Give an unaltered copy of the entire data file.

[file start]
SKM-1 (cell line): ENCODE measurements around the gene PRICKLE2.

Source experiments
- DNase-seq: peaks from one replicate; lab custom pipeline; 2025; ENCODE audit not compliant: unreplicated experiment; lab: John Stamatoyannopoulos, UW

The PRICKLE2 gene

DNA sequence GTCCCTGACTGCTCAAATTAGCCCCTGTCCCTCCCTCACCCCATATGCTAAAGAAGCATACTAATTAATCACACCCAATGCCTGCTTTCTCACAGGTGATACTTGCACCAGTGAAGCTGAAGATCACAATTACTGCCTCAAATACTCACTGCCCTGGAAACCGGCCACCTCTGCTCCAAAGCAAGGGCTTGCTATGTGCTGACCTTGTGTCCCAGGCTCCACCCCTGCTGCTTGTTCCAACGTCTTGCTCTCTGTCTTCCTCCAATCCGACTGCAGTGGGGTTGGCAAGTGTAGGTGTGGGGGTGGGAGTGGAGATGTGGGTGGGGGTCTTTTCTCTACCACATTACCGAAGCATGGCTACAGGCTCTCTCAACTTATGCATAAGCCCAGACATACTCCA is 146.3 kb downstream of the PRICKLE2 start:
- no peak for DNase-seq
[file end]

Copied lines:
SKM-1 (cell line): ENCODE measurements around the gene PRICKLE2.

Source experiments
- DNase-seq: peaks from one replicate; lab custom pipeline; 2025; ENCODE audit not compliant: unreplicated experiment; lab: John Stamatoyannopoulos, UW

The PRICKLE2 gene

DNA sequence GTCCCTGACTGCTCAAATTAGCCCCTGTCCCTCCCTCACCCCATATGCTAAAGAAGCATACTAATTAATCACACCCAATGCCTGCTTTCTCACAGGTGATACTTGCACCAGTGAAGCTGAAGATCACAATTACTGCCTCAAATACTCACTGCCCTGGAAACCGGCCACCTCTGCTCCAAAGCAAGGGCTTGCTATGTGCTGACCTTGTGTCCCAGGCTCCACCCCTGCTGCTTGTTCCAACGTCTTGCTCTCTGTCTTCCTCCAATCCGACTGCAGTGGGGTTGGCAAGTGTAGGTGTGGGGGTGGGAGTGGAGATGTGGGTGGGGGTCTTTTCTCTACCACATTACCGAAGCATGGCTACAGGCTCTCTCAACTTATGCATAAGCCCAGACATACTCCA is 146.3 kb downstream of the PRICKLE2 start:
- no peak for DNase-seq